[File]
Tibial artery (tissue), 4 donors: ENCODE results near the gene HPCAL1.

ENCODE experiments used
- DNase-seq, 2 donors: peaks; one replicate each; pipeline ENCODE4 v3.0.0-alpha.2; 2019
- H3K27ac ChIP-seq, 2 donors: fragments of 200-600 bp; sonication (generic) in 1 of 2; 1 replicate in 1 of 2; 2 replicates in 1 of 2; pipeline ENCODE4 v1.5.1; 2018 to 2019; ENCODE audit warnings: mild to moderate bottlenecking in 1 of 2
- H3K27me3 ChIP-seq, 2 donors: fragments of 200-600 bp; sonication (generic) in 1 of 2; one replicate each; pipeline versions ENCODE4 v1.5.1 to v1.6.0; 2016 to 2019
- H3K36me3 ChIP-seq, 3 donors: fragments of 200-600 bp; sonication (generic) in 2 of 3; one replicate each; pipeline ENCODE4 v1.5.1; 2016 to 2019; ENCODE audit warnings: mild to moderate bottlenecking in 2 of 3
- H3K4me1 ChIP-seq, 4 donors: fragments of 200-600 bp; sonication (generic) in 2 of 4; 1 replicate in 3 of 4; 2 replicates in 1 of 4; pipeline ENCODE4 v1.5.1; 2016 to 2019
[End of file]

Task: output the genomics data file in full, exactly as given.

Tibial artery (tissue), 4 donors: ENCODE results near the gene HPCAL1.

ENCODE experiments used
- DNase-seq, 2 donors: peaks; one replicate each; pipeline ENCODE4 v3.0.0-alpha.2; 2019
- H3K27ac ChIP-seq, 2 donors: fragments of 200-600 bp; sonication (generic) in 1 of 2; 1 replicate in 1 of 2; 2 replicates in 1 of 2; pipeline ENCODE4 v1.5.1; 2018 to 2019; ENCODE audit warnings: mild to moderate bottlenecking in 1 of 2
- H3K27me3 ChIP-seq, 2 donors: fragments of 200-600 bp; sonication (generic) in 1 of 2; one replicate each; pipeline versions ENCODE4 v1.5.1 to v1.6.0; 2016 to 2019
- H3K36me3 ChIP-seq, 3 donors: fragments of 200-600 bp; sonication (generic) in 2 of 3; one replicate each; pipeline ENCODE4 v1.5.1; 2016 to 2019; ENCODE audit warnings: mild to moderate bottlenecking in 2 of 3
- H3K4me1 ChIP-seq, 4 donors: fragments of 200-600 bp; sonication (generic) in 2 of 4; 1 replicate in 3 of 4; 2 replicates in 1 of 4; pipeline ENCODE4 v1.5.1; 2016 to 2019